Wednesday, November 3, 2010
Ideas on Colossus: The Forbin Project
From fashion, interior and industrial design to the attitude and voice of the machine and the nature of the relationship between humans and machine, but also the relationship amongst humans themselves, the movie reproduced so many stereotypes (still prevalent today) on the contemplation and visualization of the future. An interesting question that arises is the degree of affect that those visions of the future have in the formation and morphology of the actual future of technology . How much have those Hollywood movies influence the design and style of present technologies? At least in terms of aesthetics, it is not extreme to argue that films have had a fundamental impact on what is popularly understood as modern, hi-tech, futuristic, cutting-edge, progressive, advanced and so on. As in other science fiction films from the 50s 60s 70s and on, Colossus outlined the aesthetic of the future: sharp edges, austere/plain colors ranging from white to black and an emphasis on silver, fine surfaces, smooth textures, flickering lights are all visual elements that signify the technological.
Besides the aesthetic of the futuristic, there emerge stereotypes about the nature of the relationship between humans and machines and amongst humans themselves. The movie raises a question on the notion of privacy when Forbin asks time alone with his "mistress." The machine, symbol of digitization, understands privacy as "away from company." As Eric Hughes describes in his essay we read A Cyberpunk's Manifesto, "Privacy is not secrecy," it is the right to choose what you want to reveal to the public. Forbin's power to choose when "away from company" is restricted. This scene could be viewed as a perfect metaphor for the problem of privacy that arises with the Internet. People may seemingly* have the power to construct their online avatars as desired, but their power to remain "away from company" is arguably removed. For example with social networks (facebook, email etc) one may choose what they expose, but what is exposed is permanent whether online or off. (Of course the problem of collecting data from private conversations and searches for market research is an entire other matter. )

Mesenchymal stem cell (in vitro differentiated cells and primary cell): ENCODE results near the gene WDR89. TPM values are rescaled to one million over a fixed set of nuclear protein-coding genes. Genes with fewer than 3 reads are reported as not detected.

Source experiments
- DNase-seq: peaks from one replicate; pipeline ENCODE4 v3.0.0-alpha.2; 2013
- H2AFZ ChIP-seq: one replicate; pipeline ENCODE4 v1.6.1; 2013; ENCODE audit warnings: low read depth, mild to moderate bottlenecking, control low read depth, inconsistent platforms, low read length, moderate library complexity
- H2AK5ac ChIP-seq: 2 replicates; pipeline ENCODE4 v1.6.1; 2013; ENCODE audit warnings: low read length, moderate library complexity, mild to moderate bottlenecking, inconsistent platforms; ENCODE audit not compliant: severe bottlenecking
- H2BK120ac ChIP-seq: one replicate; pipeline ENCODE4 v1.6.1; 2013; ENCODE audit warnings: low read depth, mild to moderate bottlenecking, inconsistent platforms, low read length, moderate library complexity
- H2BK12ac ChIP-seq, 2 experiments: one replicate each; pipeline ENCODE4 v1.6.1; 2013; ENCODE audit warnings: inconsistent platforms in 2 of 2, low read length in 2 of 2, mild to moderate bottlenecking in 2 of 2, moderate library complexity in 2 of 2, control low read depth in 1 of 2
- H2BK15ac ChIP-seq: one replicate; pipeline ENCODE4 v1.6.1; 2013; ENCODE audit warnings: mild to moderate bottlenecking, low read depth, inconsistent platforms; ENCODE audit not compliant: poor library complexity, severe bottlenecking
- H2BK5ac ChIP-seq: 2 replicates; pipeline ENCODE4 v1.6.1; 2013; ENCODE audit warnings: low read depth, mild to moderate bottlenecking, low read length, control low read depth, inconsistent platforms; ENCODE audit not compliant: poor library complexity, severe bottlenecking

In terms of gender and sexual, or romantic, relationships the movie could be seen as a radical gesture towards the acceptance of queerness. Although Forbin is clearly portrayed as a typical manly man, his relationship to Colossus indeed is sexual, and as Colossus seems more masculine than feminine, the relationship is homosexual. Furthermore, considering Forbin as the creator or father of Colossus, the relationship actually becomes Oedipal. Although the movie establishes stereotypes on the fetishization of the technological, it actually complicates preconceived notions of femininity, masculinity and sexuality in general, with the introduction of a kind of bi gender that goes back and forth being masculine and feminine. Colossus has a male name, he is rigid, austere, mathematic, technical and authoritative, which are typical qualities of a normative man, but is also jealous like a housewife, asking/demanding for Forbin's absolute attention and company, throwing fits and being manipulative when not receiving what (s)he wants...
The anthropomorphization of the machine is not only inspired by its implied complicated gender; the entire plot is based on Colossus and the Guardian having human qualities and compulsively wanting to take over the world. The role of Hollywood in propagandizing this manic fear of artificial intelligence and scaremongering over the staging a coup of machines over humans is quiet an interesting, if not worrisome, subject.
*free to choose from what is available